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Three Weaknesses the Phoenix Suns must address

Let’s ignore health for a minute. What stands out as the glaring flaws that need to be addressed?

Washington Wizards v Phoenix Suns Photo by Chris Coduto/Getty Images

We are just about a third of the way through the 2023-24 NBA season. The Phoenix Suns currently sit at 14-13, which is barely good for a play-in spot in the Western Conference.

All things considered, that is disappointing. Bradley Beal has missed 21 games, Devin Booker has missed 9 games, and Kevin Durant has missed 4 games.

The “Big 3” combining to miss 34 games is rough, but there is enough talent for this team to win games if just two of the three are playing.

#1) Point of attack defense

STAY IN FRONT OF YOUR MAN!

The Suns’ inability to stay in front of their man has been brutal at times this season. They may partially lack the personnel to be elite in this regard, but the effort is something they can control, and it has wavered.

The lack of resistance up front creates a domino effect on the backline of the defense. This puts the Phoenix bigs in unfavorable positions as the back line of defense.

I’ve seen Nurkic get blamed for certain coverages where he’s doing his job but gets put out of place covering the tracks of a mistake in front of him. While that’s what’s expected of defensive anchors, the resistance must be stronger.

Vogel’s system will take time to implement, and with the massive roster turnover, it certainly will not happen overnight.

“Coaches have heard some of what we’ve been saying. Simplifying things.”

The best two point-of-attack (on-ball) defenders on the roster are Josh Okogie followed by Jordan Goodwin. Phoenix has felt Okogie’s absence when defending shiftier guards, as his screen navigation on that side of the ball is second to none.

I’ll throw effort into this category due to the lackadaisical effort both on the defensive end and boxing out. The possessions when the Suns defend their butts off for 20+ seconds then fail to box out which leads to another possession and shot attempt for their opponent have been killer as well.

The Suns do not need to be an elite defense, just competent. They have the personnel for that, and the baby steps toward reaching that goal may be happening in short spurts before our eyes.

There have certainly been some positives to take away, and our own Stephen PridGeon-Garner dives into this in more detail below.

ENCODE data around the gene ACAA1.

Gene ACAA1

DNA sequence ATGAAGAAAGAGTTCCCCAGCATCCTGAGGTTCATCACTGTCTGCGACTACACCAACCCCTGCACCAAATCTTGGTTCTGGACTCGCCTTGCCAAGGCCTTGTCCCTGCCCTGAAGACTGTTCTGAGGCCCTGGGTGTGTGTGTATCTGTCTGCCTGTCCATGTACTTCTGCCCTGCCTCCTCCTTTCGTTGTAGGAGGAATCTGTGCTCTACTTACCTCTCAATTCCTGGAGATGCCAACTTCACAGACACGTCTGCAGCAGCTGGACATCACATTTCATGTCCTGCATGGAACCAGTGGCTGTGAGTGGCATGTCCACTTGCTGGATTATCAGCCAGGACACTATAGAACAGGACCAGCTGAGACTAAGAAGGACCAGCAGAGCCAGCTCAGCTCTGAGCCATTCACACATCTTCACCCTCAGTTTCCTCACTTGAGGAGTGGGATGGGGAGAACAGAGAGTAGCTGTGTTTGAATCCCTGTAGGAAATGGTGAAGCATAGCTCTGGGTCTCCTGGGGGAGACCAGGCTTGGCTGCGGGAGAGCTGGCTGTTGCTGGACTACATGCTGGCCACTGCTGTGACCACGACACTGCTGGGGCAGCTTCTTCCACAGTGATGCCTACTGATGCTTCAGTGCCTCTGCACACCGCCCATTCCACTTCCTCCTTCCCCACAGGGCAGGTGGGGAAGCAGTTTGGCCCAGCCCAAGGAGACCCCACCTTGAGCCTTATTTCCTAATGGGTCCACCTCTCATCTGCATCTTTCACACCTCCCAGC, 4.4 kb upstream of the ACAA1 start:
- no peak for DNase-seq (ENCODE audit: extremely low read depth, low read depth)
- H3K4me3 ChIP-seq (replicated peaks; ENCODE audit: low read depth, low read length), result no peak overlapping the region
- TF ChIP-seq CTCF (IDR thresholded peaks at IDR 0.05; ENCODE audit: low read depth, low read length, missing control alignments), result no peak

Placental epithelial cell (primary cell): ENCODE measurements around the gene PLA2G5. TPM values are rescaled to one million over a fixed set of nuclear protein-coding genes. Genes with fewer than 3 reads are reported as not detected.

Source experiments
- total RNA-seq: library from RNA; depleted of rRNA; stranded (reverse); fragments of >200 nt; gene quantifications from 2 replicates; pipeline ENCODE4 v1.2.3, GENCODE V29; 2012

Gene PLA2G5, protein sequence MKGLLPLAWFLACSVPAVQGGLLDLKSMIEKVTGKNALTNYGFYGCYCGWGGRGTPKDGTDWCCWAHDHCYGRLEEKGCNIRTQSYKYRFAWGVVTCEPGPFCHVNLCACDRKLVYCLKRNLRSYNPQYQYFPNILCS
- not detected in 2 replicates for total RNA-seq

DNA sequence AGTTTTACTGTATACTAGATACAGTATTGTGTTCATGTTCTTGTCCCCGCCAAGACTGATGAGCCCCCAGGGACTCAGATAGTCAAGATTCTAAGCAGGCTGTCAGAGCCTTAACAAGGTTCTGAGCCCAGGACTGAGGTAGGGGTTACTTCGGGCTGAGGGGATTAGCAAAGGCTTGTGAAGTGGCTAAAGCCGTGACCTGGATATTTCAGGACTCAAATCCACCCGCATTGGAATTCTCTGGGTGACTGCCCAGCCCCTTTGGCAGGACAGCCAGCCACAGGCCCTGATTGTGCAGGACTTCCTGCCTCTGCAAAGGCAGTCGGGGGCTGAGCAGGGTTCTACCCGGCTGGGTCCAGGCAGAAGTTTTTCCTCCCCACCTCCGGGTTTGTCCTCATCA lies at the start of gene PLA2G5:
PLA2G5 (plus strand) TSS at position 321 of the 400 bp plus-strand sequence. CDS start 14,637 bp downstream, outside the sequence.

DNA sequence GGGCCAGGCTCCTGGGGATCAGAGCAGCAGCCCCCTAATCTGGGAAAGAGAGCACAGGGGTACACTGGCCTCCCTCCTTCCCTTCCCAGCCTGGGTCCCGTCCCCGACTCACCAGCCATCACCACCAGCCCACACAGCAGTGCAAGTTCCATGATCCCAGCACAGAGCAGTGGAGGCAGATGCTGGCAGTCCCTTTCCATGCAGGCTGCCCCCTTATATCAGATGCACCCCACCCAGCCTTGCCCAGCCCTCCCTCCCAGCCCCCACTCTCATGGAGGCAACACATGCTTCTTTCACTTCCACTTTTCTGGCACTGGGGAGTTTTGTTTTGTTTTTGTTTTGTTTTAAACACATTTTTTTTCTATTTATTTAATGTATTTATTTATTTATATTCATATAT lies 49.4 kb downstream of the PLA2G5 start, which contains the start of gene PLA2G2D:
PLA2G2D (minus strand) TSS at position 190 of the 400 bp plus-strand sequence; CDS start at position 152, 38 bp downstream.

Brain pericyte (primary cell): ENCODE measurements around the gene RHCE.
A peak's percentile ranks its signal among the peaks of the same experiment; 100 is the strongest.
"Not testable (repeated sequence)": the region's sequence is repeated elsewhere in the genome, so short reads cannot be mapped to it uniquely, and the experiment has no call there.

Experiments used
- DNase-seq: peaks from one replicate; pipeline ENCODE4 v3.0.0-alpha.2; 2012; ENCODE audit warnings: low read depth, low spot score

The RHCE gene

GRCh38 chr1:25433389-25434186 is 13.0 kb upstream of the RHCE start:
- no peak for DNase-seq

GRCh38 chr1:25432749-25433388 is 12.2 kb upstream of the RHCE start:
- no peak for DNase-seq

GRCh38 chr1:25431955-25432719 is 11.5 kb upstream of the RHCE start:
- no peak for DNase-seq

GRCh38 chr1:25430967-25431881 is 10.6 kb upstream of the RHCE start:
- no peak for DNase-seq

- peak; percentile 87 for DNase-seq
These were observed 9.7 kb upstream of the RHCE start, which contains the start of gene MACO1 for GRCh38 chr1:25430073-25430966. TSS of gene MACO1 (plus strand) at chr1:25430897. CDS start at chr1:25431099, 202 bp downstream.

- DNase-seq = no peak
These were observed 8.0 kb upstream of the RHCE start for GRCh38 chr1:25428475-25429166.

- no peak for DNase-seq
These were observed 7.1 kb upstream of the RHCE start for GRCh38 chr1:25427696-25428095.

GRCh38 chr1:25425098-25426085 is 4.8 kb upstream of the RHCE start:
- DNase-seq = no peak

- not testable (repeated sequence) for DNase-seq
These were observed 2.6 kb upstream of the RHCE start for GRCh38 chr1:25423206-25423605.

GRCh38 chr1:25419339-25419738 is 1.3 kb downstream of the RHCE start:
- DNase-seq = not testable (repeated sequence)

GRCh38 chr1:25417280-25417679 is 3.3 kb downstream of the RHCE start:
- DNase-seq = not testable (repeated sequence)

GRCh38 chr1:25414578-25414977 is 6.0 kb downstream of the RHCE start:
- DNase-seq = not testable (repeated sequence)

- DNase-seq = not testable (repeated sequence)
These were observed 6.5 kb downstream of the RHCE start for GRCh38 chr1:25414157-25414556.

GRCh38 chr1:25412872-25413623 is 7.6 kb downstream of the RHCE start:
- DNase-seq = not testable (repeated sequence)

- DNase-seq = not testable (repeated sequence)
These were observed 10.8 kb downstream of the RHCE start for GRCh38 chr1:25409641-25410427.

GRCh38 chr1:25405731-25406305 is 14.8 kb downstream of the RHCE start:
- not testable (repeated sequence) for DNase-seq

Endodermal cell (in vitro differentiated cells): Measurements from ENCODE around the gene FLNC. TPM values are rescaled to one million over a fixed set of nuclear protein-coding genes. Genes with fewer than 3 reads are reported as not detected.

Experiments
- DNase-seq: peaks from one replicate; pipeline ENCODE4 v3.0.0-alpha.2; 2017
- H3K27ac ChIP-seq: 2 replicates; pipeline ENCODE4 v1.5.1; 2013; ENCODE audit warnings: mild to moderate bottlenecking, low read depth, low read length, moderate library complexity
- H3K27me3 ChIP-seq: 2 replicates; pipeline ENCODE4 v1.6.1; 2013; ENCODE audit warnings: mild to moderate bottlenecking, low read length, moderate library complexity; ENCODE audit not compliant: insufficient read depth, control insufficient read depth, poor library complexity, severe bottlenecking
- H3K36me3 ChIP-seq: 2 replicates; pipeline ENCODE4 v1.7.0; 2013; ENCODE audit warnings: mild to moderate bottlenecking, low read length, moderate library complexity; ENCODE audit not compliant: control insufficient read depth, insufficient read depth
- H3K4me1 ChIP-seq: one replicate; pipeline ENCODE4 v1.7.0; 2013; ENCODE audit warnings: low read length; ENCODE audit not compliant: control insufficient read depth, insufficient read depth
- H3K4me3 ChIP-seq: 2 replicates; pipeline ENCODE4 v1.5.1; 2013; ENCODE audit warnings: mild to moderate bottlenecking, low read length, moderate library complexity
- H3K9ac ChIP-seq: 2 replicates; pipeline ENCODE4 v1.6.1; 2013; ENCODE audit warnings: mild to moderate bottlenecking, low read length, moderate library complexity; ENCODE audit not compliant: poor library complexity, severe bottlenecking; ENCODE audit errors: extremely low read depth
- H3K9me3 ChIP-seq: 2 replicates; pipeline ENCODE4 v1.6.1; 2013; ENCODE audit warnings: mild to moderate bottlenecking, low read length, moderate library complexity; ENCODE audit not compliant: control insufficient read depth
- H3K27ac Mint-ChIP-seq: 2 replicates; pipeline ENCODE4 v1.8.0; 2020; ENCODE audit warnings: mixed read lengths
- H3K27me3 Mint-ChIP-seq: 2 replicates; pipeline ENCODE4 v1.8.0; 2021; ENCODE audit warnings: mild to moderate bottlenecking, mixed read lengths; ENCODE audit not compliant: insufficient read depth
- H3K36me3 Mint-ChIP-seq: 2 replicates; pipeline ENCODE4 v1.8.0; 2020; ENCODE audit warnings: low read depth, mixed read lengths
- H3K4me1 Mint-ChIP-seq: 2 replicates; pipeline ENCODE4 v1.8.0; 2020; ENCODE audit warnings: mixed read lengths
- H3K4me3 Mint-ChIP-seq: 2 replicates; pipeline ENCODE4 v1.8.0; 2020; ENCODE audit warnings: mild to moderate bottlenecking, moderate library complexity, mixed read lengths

Read: (More) Attention to defensive detail plus Booker’s screening feel vs. Wizards

#2 Turnovers + Carelessness

This is the one area that bothers me the most. The careless passes that lead to easy buckets for the opponent. These are completely avoidable. It’s not coaching, it’s just attention to detail.

Here are three turnovers from Booker and Durant that directly led to six points for the Wizards on Sunday night. Tyus Jones was involved in all three.

Unfortunately, this has been a common theme this season from this team. The pace of play can become lifeless at times, and that is when these mistakes tend to happen.

It feels counterproductive to sit there and say “play faster” to avoid turnovers like this. Playing at a quicker pace can certainly cause a turnover spike, but the easy looks this team could benefit from by getting out in transition more frequently could provide more of an offensive balance to what has been a mostly slow team (compared to the rest of the association).

#3 Pace + Shot Creation

I’m not asking for ‘7 Seconds or Less’

Phoenix currently ranks in the bottom half of the league in pace at 97.98, which is 26th in the NBA. The Suns aren’t going to push the pace every chance they get, but occasionally making a point to pick up the pace in pockets during the game could reap instant rewards.

The half-court offense can become stagnant or predictable at times during the game, and in those moments where things sputter, it would be wise to play faster and snap out of those ruts.

The lineup that comes to mind specifically when envisioning pushing the tempo would be none other than the Booker-Allen-Gordon-Durant-Nurkic lineup, which has been stellar this season.

Generating easy buckets in transition — whether at the rim or via clean looks from deep — would be a welcome sight for the offense. This group above has the dynamic shooters to space the floor and enough rim pressure to attack downhill as well.

They could use some more diversity in their offensive attack, and this is strictly speaking from the eye test (which aligns with the numbers).

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